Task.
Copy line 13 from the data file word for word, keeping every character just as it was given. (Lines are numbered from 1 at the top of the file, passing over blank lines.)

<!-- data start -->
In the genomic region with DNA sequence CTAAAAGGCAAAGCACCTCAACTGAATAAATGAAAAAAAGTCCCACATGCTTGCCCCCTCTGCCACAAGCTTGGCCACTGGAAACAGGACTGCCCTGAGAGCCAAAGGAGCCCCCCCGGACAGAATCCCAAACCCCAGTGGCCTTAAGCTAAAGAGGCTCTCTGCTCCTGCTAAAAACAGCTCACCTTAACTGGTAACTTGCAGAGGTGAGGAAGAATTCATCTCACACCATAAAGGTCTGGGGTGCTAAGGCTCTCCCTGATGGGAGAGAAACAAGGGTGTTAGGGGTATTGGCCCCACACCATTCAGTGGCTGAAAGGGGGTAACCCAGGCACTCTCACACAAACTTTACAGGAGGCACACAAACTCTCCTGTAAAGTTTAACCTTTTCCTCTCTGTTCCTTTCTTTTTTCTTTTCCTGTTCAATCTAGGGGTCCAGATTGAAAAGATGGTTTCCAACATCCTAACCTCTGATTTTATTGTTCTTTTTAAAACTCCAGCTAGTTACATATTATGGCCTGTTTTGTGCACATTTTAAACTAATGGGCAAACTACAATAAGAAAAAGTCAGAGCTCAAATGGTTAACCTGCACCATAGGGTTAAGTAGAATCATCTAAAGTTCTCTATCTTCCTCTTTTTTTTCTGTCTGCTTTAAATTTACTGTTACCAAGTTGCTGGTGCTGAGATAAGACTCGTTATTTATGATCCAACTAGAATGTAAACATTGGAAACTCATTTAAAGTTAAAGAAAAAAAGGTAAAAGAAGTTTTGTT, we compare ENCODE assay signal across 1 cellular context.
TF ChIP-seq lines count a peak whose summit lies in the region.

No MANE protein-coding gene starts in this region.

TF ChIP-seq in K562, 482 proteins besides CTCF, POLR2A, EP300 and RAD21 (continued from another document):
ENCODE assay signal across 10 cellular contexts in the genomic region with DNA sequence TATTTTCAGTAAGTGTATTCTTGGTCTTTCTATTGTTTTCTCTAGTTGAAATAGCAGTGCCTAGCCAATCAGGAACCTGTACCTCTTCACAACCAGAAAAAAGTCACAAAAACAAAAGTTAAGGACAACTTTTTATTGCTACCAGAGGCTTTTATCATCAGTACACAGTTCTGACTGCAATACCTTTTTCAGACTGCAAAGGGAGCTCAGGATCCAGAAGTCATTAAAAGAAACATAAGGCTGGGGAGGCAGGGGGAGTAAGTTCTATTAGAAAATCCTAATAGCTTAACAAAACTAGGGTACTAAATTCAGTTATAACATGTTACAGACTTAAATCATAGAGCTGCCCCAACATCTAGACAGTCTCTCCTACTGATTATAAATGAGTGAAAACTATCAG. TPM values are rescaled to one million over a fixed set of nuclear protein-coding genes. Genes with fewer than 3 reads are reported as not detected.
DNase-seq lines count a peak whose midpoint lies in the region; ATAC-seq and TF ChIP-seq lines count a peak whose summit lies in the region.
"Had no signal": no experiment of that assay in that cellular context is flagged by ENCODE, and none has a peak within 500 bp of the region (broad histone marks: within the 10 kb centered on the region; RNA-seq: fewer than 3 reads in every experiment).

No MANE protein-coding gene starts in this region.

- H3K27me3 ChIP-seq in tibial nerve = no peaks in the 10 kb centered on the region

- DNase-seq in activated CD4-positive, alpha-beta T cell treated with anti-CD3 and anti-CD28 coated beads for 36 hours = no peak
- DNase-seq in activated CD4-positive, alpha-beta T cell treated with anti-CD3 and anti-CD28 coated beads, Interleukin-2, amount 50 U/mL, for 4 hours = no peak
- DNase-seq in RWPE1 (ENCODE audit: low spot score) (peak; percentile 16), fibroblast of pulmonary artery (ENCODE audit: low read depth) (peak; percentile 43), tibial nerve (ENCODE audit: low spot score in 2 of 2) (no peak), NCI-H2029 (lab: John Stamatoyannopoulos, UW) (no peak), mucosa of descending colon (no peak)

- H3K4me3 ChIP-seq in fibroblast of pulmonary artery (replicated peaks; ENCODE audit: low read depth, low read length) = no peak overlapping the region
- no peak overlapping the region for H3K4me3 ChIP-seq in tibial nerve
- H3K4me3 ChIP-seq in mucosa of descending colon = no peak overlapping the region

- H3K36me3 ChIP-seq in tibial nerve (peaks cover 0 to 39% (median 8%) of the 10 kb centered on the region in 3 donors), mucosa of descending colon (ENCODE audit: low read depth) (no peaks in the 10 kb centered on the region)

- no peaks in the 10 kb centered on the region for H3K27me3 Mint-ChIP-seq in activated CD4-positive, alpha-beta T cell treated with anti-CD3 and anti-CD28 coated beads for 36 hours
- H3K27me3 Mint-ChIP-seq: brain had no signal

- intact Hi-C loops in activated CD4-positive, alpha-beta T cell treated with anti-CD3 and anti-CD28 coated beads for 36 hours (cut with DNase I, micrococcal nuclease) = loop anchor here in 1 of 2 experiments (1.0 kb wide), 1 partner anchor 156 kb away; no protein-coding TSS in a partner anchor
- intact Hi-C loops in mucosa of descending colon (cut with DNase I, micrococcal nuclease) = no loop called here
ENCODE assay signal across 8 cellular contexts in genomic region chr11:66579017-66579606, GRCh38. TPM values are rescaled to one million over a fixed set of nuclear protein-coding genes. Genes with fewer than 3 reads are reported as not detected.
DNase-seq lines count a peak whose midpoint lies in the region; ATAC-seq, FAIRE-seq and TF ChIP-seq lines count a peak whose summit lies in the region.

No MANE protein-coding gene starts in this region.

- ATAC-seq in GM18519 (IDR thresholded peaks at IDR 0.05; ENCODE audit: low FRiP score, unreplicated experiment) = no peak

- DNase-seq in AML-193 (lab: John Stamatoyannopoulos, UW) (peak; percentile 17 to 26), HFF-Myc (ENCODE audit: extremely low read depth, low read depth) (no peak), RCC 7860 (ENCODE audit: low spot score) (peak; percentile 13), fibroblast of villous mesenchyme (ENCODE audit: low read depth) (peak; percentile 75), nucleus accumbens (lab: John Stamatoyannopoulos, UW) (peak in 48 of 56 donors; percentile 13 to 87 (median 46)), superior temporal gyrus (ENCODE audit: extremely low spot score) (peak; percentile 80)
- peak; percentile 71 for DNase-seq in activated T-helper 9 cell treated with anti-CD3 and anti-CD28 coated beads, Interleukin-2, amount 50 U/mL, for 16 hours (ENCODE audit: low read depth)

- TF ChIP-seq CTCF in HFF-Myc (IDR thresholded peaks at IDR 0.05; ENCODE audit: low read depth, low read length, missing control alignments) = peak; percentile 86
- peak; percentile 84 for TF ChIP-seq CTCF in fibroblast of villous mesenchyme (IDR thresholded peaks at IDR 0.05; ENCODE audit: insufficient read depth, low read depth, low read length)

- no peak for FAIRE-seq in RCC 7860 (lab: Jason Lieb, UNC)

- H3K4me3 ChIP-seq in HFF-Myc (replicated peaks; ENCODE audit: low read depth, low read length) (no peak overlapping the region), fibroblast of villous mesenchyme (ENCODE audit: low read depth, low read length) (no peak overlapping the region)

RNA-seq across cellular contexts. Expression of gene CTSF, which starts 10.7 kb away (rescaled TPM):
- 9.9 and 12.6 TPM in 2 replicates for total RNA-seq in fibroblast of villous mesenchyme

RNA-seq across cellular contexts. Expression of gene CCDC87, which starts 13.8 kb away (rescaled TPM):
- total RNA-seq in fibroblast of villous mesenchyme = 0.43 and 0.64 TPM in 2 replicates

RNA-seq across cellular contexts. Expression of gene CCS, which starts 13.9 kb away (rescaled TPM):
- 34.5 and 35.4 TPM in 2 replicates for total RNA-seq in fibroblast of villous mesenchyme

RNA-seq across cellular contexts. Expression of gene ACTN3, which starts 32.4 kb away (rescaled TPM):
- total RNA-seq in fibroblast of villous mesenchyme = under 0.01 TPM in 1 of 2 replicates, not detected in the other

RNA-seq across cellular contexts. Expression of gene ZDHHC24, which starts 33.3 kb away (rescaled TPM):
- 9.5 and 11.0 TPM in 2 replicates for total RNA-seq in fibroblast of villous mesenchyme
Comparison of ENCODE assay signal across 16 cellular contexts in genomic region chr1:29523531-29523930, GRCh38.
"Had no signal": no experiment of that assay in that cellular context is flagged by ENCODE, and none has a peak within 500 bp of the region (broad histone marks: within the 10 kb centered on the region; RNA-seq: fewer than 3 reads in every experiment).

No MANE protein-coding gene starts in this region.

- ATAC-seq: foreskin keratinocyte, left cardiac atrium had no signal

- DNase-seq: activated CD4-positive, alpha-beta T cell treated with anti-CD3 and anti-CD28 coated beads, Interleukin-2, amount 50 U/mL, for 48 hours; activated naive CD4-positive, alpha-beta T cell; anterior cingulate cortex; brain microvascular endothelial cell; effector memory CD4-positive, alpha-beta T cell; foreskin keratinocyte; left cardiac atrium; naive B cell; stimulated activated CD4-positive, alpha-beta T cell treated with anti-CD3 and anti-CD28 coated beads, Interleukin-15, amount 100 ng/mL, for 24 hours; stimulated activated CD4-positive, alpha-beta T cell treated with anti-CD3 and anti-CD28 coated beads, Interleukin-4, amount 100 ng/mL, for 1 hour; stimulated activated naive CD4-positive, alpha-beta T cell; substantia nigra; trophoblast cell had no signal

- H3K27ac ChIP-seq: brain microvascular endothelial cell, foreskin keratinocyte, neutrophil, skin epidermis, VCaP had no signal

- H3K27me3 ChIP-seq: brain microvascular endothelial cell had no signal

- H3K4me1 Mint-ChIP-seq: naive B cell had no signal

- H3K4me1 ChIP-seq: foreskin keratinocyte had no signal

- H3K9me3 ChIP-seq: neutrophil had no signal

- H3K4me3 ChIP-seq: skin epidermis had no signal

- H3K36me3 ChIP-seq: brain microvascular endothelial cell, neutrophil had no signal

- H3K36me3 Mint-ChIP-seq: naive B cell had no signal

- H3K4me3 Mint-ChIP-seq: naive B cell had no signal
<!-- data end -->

- H3K4me3 ChIP-seq in fibroblast of pulmonary artery (replicated peaks; ENCODE audit: low read depth, low read length) = no peak overlapping the region